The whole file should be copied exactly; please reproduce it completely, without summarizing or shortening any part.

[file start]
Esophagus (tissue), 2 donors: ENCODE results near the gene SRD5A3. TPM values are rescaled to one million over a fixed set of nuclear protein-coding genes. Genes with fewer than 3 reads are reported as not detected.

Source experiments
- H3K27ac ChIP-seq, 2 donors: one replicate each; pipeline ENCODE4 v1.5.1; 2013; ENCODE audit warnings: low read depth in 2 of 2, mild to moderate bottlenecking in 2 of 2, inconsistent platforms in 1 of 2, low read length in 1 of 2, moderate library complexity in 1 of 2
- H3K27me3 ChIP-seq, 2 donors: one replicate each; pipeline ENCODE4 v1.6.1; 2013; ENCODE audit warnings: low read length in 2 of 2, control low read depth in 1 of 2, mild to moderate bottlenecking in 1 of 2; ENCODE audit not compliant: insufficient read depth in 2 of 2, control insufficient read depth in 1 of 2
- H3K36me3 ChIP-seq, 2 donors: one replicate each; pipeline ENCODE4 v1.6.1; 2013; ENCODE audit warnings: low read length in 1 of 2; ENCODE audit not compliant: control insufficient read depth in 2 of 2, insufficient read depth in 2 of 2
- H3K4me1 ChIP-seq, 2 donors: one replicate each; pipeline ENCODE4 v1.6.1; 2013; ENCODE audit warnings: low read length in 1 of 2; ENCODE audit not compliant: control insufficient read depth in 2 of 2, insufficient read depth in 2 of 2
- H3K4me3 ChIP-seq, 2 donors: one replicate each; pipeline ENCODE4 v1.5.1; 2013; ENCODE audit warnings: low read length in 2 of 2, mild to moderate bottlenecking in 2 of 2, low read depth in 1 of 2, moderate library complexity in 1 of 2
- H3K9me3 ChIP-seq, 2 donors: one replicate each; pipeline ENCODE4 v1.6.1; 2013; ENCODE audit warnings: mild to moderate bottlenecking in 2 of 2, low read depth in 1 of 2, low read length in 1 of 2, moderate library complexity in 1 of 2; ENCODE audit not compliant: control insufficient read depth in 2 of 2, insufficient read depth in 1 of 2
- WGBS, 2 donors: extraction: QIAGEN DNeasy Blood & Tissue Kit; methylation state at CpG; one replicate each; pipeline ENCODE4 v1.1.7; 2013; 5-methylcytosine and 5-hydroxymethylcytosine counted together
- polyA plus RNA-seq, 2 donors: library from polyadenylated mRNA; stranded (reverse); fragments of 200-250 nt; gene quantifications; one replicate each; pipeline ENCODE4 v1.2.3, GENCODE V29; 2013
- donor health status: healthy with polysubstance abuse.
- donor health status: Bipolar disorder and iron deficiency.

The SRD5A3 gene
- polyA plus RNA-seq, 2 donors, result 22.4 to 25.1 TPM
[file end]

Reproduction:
Esophagus (tissue), 2 donors: ENCODE results near the gene SRD5A3. TPM values are rescaled to one million over a fixed set of nuclear protein-coding genes. Genes with fewer than 3 reads are reported as not detected.

Source experiments
- H3K27ac ChIP-seq, 2 donors: one replicate each; pipeline ENCODE4 v1.5.1; 2013; ENCODE audit warnings: low read depth in 2 of 2, mild to moderate bottlenecking in 2 of 2, inconsistent platforms in 1 of 2, low read length in 1 of 2, moderate library complexity in 1 of 2
- H3K27me3 ChIP-seq, 2 donors: one replicate each; pipeline ENCODE4 v1.6.1; 2013; ENCODE audit warnings: low read length in 2 of 2, control low read depth in 1 of 2, mild to moderate bottlenecking in 1 of 2; ENCODE audit not compliant: insufficient read depth in 2 of 2, control insufficient read depth in 1 of 2
- H3K36me3 ChIP-seq, 2 donors: one replicate each; pipeline ENCODE4 v1.6.1; 2013; ENCODE audit warnings: low read length in 1 of 2; ENCODE audit not compliant: control insufficient read depth in 2 of 2, insufficient read depth in 2 of 2
- H3K4me1 ChIP-seq, 2 donors: one replicate each; pipeline ENCODE4 v1.6.1; 2013; ENCODE audit warnings: low read length in 1 of 2; ENCODE audit not compliant: control insufficient read depth in 2 of 2, insufficient read depth in 2 of 2
- H3K4me3 ChIP-seq, 2 donors: one replicate each; pipeline ENCODE4 v1.5.1; 2013; ENCODE audit warnings: low read length in 2 of 2, mild to moderate bottlenecking in 2 of 2, low read depth in 1 of 2, moderate library complexity in 1 of 2
- H3K9me3 ChIP-seq, 2 donors: one replicate each; pipeline ENCODE4 v1.6.1; 2013; ENCODE audit warnings: mild to moderate bottlenecking in 2 of 2, low read depth in 1 of 2, low read length in 1 of 2, moderate library complexity in 1 of 2; ENCODE audit not compliant: control insufficient read depth in 2 of 2, insufficient read depth in 1 of 2
- WGBS, 2 donors: extraction: QIAGEN DNeasy Blood & Tissue Kit; methylation state at CpG; one replicate each; pipeline ENCODE4 v1.1.7; 2013; 5-methylcytosine and 5-hydroxymethylcytosine counted together
- polyA plus RNA-seq, 2 donors: library from polyadenylated mRNA; stranded (reverse); fragments of 200-250 nt; gene quantifications; one replicate each; pipeline ENCODE4 v1.2.3, GENCODE V29; 2013
- donor health status: healthy with polysubstance abuse.
- donor health status: Bipolar disorder and iron deficiency.

The SRD5A3 gene
- polyA plus RNA-seq, 2 donors, result 22.4 to 25.1 TPM